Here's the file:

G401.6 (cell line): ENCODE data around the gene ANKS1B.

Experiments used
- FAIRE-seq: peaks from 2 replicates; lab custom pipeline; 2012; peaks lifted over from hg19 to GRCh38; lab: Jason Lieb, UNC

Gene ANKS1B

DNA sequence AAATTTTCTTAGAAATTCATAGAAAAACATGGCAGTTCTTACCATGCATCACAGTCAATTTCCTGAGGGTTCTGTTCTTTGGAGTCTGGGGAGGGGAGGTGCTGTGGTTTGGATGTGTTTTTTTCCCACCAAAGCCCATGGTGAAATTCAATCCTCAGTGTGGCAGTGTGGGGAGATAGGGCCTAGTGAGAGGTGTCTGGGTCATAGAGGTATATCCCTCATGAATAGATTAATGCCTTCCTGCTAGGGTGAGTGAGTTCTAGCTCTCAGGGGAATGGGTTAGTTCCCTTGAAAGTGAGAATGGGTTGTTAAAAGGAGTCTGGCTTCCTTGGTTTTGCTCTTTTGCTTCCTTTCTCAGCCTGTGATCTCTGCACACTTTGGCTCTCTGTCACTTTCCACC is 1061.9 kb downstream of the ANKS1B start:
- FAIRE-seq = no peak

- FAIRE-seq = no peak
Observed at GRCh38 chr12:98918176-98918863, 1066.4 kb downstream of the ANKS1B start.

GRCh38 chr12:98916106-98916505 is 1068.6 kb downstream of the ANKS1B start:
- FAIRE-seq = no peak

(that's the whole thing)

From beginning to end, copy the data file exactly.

G401.6 (cell line): ENCODE data around the gene ANKS1B.

Experiments used
- FAIRE-seq: peaks from 2 replicates; lab custom pipeline; 2012; peaks lifted over from hg19 to GRCh38; lab: Jason Lieb, UNC

Gene ANKS1B

DNA sequence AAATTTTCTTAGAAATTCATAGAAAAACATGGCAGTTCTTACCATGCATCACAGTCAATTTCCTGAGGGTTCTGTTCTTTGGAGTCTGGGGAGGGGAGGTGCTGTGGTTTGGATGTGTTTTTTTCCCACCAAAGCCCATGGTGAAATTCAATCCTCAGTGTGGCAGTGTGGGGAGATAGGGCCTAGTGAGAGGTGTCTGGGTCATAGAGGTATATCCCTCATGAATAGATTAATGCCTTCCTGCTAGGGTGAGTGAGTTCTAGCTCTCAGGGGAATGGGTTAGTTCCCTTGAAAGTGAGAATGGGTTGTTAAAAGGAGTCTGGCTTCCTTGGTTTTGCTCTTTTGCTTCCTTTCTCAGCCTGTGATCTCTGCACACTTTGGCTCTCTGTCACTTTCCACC is 1061.9 kb downstream of the ANKS1B start:
- FAIRE-seq = no peak

- FAIRE-seq = no peak
Observed at GRCh38 chr12:98918176-98918863, 1066.4 kb downstream of the ANKS1B start.

GRCh38 chr12:98916106-98916505 is 1068.6 kb downstream of the ANKS1B start:
- FAIRE-seq = no peak